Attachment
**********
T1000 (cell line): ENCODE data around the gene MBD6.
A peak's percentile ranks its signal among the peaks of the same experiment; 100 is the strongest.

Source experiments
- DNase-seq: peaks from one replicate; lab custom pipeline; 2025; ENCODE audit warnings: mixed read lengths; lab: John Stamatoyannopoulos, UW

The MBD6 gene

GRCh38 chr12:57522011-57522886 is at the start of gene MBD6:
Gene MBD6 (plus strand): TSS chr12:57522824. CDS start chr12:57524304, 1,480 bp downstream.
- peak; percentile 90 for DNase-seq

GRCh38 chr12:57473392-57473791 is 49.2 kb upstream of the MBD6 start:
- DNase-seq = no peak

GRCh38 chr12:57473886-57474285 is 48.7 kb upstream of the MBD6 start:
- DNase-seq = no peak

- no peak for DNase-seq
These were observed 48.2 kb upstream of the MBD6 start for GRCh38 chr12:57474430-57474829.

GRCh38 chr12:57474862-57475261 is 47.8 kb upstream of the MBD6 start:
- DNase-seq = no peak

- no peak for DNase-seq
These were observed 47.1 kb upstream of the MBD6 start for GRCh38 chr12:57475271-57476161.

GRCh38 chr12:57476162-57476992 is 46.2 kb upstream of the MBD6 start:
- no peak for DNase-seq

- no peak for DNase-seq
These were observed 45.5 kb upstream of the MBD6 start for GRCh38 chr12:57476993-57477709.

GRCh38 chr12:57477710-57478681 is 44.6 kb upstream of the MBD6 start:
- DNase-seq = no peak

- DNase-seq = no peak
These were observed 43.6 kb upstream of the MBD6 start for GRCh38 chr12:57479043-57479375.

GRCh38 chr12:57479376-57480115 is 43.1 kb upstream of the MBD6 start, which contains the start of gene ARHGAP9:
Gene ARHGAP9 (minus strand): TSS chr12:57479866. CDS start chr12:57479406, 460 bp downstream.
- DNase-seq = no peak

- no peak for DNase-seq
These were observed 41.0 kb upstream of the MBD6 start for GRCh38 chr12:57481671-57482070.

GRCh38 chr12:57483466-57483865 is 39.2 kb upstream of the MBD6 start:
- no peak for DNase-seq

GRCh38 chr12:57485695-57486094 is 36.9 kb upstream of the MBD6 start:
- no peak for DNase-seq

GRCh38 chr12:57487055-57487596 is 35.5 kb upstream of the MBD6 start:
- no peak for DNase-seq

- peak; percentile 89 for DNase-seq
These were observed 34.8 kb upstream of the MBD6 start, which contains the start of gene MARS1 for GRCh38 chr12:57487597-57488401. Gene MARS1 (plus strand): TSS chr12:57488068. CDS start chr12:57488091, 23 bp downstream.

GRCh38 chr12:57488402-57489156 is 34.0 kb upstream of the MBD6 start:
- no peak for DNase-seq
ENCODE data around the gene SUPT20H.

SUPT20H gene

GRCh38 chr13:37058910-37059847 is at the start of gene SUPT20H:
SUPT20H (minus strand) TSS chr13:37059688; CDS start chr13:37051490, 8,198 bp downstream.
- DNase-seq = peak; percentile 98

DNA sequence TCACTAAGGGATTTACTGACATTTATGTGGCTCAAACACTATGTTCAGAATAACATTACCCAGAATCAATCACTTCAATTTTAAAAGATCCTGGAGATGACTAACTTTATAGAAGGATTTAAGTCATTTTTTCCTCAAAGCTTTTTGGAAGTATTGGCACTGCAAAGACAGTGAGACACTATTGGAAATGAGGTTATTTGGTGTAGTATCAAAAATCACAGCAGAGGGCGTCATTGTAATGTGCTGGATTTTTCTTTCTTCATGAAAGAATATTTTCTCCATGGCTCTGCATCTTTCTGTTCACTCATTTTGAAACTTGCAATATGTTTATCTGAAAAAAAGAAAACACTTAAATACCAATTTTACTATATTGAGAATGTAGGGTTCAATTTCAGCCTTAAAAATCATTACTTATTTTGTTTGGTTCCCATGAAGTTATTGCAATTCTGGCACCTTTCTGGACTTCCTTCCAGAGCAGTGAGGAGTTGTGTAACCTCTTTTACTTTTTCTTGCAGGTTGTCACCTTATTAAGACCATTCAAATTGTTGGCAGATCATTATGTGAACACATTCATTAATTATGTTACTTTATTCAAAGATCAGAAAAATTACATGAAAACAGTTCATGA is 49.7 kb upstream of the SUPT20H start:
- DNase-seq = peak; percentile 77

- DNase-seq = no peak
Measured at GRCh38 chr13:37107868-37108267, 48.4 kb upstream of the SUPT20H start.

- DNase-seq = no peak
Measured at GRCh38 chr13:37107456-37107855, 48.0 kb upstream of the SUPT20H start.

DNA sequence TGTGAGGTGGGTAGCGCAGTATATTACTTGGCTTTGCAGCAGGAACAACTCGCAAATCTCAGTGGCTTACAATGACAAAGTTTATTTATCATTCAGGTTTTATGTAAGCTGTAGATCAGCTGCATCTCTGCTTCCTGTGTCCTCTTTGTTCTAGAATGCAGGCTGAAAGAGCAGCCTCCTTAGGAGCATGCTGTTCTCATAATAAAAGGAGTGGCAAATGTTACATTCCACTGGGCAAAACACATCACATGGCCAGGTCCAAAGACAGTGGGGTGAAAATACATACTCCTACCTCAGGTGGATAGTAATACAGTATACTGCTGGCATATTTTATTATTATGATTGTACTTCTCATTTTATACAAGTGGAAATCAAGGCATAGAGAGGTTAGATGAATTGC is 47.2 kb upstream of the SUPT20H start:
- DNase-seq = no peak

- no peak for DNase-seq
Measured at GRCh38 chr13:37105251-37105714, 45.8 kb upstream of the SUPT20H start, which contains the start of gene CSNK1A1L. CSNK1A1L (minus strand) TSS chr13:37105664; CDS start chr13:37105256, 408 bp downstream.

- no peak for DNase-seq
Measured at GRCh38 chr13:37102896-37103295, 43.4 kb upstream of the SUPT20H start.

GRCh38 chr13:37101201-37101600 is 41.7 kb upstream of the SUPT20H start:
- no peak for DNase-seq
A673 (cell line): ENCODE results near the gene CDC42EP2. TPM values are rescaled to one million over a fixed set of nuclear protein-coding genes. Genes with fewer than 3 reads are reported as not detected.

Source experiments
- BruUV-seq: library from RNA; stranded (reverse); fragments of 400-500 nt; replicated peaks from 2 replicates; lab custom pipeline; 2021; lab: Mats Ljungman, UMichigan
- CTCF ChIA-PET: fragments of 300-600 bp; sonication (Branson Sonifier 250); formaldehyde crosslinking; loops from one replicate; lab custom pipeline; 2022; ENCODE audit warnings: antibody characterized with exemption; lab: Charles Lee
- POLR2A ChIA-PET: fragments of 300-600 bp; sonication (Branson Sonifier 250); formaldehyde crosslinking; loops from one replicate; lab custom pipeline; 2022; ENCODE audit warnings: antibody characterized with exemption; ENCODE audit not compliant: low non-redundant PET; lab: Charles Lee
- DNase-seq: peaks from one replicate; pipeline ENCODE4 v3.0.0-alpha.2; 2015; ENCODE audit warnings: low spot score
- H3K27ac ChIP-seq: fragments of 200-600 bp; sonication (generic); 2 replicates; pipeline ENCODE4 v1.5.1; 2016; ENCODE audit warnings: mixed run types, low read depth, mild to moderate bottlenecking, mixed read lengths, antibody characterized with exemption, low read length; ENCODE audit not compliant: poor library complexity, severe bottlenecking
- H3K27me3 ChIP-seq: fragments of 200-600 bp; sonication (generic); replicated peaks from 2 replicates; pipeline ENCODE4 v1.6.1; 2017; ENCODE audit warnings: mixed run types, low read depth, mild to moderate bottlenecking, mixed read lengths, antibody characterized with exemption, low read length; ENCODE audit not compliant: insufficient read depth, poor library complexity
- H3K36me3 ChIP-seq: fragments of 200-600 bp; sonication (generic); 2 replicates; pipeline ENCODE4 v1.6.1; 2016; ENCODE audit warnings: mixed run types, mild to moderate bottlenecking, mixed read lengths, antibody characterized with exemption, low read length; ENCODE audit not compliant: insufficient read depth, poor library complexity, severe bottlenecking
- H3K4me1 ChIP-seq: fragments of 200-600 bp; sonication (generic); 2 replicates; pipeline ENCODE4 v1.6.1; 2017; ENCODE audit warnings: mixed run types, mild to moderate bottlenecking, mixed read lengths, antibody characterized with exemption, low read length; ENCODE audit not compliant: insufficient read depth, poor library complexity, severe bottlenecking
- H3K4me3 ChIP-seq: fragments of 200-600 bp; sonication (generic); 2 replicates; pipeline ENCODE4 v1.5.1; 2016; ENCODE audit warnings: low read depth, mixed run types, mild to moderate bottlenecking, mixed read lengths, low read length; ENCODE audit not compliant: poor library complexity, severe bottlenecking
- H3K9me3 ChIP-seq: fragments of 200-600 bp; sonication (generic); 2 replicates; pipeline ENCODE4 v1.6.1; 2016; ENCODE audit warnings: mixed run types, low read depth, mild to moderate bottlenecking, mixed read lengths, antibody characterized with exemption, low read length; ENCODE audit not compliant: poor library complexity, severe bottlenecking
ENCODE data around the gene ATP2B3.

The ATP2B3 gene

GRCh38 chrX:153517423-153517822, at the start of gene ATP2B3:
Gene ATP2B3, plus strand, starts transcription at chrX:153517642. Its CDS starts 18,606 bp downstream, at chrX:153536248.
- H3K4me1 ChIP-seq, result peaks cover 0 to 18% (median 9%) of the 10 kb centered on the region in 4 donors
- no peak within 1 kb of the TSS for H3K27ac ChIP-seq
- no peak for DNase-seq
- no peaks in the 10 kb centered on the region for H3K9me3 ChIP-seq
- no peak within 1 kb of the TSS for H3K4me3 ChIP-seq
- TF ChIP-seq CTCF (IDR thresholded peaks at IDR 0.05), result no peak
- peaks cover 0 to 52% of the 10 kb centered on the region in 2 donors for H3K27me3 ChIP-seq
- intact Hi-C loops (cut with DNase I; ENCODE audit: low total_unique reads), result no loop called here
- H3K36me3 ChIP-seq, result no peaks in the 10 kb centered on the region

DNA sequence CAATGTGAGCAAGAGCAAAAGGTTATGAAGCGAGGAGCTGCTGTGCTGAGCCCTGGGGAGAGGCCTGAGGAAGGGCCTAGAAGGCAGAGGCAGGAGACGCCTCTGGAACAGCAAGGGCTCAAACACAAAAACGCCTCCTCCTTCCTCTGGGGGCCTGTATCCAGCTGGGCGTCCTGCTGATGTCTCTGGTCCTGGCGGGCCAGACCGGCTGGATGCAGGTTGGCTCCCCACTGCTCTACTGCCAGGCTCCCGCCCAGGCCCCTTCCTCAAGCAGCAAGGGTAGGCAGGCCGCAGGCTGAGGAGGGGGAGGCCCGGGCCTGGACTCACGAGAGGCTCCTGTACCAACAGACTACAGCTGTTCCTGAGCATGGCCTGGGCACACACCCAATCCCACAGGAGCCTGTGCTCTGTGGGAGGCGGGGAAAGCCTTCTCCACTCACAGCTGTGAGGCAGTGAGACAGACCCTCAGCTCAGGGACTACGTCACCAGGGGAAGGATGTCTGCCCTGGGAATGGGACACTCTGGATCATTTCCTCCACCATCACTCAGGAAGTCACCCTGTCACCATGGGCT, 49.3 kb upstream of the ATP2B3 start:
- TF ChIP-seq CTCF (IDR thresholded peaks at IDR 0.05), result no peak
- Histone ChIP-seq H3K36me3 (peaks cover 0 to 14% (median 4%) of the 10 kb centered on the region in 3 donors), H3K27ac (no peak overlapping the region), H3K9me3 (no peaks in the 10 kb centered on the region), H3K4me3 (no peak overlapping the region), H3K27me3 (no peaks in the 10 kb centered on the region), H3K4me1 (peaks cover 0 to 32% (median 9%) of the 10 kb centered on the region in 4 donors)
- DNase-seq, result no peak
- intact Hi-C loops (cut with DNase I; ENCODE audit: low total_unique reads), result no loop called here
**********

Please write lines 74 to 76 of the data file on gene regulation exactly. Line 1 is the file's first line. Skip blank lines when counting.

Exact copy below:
The ATP2B3 gene

GRCh38 chrX:153517423-153517822, at the start of gene ATP2B3:
Gene ATP2B3, plus strand, starts transcription at chrX:153517642. Its CDS starts 18,606 bp downstream, at chrX:153536248.